Oculus Quest 2
In September 2020, Facebook unveiled an updated version of the Quest, Oculus Quest 2. It is similar to the original Quest, but with the Snapdragon XR2 system-on-chip and additional RAM, an all plastic exterior, new cloth head straps, improved Oculus Touch controllers with improved ergonomics and battery life, and a 1832x1920 per-eye display that is currently supporting running at 90 Hz. Similarly to the Rift S, it uses a single display panel rather than individual panels for each eye. Due to this design, it has more limited inter-pupillary distance options than the original Quest, with the ability to physically move the lenses to adjust for 3 common IPD measurements. The Quest 2's models are both priced US$100 cheaper than their first-generation equivalents.
The Oculus Rift CV1, also known as simply the Oculus Rift, was the first consumer model of the Oculus Rift headset. It was released on March 28, 2016 in 20 countries, at a starting price of US$599. The 6,955 backers who received the Development Kit 1 prototype via the original Oculus Rift Kickstarter campaign were eligible to receive the CV1 model for free. On December 6, 2016, Oculus released motion controller accessories for the headset known as Oculus Touch.
On October 11, 2017, Oculus unveiled the Oculus Go, a mobile VR headset manufactured by Xiaomi (the device was released in the Chinese market as the Xiaomi Mi VR). Unlike the Oculus Rift, the Go is a standalone headset which is not dependent on a PC for operation. Unlike VR systems such as Cardboard, Daydream, and the Oculus co-developed Samsung Gear VR (where VR software is run on a smartphone inserted into a physical enclosure, and its screen is viewed through lenses), it contains its own dedicated display and mobile computing hardware. The headset includes a 5.5-inch 1440p fast-switching LCD display, integrated speakers with spatial audio and a headphone jack for external audio, a Qualcomm Snapdragon 821 system-on-chip, and 32 or 64 GB of internal storage. It runs an Android-based operating system with access to VR software via the Oculus Home user experience and app store, including games and multimedia apps. The Go includes a handheld controller reminiscent of one designed for the Gear VR, which uses relative motion tracking. The Oculus Go does not use positional tracking.
While official sales numbers have not been released, according to IDC the Oculus Go and Xiaomi Mi VR had sold nearly a quarter million units combined during the third quarter 2018, and in January 2019 market analysis firm SuperData estimated that over a million Oculus Go units had been sold since the device's launch. In his keynote at 2018's Oculus Connect developer conference, John Carmack revealed that the Go's retention rate was as high as the Rift's, something that nobody at the company had predicted. Carmack also noted that the Go had done especially well in Japan despite lacking internationalization support and the company not specifically catering to the Japanese market.
Oculus Rift S
On March 20, 2019 at the Game Developers Conference, Facebook announced the Oculus Rift S, a successor to the original Oculus Rift headset. It was co-developed with and manufactured by Lenovo, and launched at a price of US$399. The Rift S contains hardware features from the Oculus Go and Oculus Quest, including Oculus Insight, integrated speakers, and a new "halo" strap. The Rift S uses the same 1440p fast-switching LCD display and lenses as the Oculus Go (a higher resolution in comparison to the original model, but lower in comparison to Oculus Quest), running at 80 Hz, and is backwards compatible with all existing Oculus Rift games and software. Unlike the original Oculus Rift, it does not have hardware control for inter-pupillary distance.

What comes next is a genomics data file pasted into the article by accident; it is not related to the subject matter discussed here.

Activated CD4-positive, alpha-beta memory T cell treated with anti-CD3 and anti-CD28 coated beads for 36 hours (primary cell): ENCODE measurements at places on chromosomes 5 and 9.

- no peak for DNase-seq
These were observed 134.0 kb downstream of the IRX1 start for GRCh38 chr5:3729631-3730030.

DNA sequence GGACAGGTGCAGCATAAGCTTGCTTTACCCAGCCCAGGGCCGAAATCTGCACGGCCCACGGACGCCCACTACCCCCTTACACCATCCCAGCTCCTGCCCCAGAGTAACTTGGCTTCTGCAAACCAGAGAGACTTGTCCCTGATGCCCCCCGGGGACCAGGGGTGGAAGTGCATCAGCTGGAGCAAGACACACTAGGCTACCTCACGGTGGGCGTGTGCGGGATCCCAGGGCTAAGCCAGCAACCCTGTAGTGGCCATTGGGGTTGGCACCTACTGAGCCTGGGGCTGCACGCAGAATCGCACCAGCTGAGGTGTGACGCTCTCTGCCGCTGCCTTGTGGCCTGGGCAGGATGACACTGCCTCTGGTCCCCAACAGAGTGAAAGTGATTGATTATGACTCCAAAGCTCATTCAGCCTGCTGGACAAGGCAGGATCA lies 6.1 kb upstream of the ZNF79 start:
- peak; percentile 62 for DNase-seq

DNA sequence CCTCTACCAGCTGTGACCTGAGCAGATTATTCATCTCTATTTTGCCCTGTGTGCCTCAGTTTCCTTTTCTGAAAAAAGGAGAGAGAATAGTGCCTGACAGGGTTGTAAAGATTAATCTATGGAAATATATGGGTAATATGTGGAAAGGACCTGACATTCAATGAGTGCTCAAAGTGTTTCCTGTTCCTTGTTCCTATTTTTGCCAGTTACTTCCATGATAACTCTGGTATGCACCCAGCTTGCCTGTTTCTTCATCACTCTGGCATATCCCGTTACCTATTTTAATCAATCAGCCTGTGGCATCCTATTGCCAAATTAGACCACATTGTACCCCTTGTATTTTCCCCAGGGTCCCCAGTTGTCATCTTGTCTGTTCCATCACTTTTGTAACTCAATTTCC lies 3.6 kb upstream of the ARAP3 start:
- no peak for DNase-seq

|Model||Oculus Rift||Oculus Go||Oculus Rift S||Oculus Quest||Oculus Quest 2|
|Price||$399||$199 | $249||$399||$399 | $499||$299 | $399|
|Display Size||2 * 1080×1200||1 * 1440×2560||1* 1440×2560||2 * 1440×1660||1 * 1832 * 3800 (1832 x 1920 per eye)|
|Store||Oculus Rift Store||Oculus Go Store||Oculus Rift Store||Oculus Quest Store||Oculus Quest Store|
|Processor||-||Snapdragon 821||-||Snapdragon 835||Snapdragon XR2|
|Storage||-||32GB | 64GB||-||64GB | 128GB||64GB | 256GB|
|Controllers||2 * Oculus Touch Controller
|1 * Oculus Go Controller||2 * Oculus Touch Controller (V2)||2 * Oculus Touch Controller (V2)||2 * Oculus Touch Controller (V3)|
|Battery Life||-||2–3 hours||-||2–3 hours||2–3 hours|
|Availability||Discontinued||Discontinued||Available (Gets discontinued in Spring 2021)||Discontinued||Available|
|Release Date||28 March 2016||1 May 2018||21 May 2019||21 May 2019||13 October 2020|
|Industry||Virtual reality, Video Games|
Oculus Studios is a division of Oculus that focuses on funding, publishing and giving technical advice to third party studios to create games and experiences for Oculus Rift. Facebook pledged to invest more than $500 million USD in Oculus Studios for games. By 2020, Facebook purchased Beat Games and Sanzaru Games studios and integrated them with Oculus Studios. Ready at Dawn, a game studio composed by former members of Naughty Dog and Blizzard Entertainment, developers of Lone Echo, was acquired by Oculus in June 2020, though will continue to operate as its own subsidiary studios for Oculus.
Oculus Story Studio
Oculus Story Studio was an original animated virtual-reality film studio that existed between 2014 and May 2017, which launched three films. The studio aimed to pioneer animated virtual reality filmmaking and educate, inspire, and foster community for filmmakers interested in VR. Oculus Story Studio was first launched publicly at the 2015 Sundance Film Festival, where it presented three VR films - Dear Angelica, Henry, and Lost. Despite generally positive reception and critical acclaim, the studio did not publish any other works and was closed in May 2017.
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The one shock was how well we've done in Japan. … we are not catering to the Japanese market. We don't have great internationalisation for Japanese and different areas, but something about Go has really struck a nerve in the Japanese market consciousness.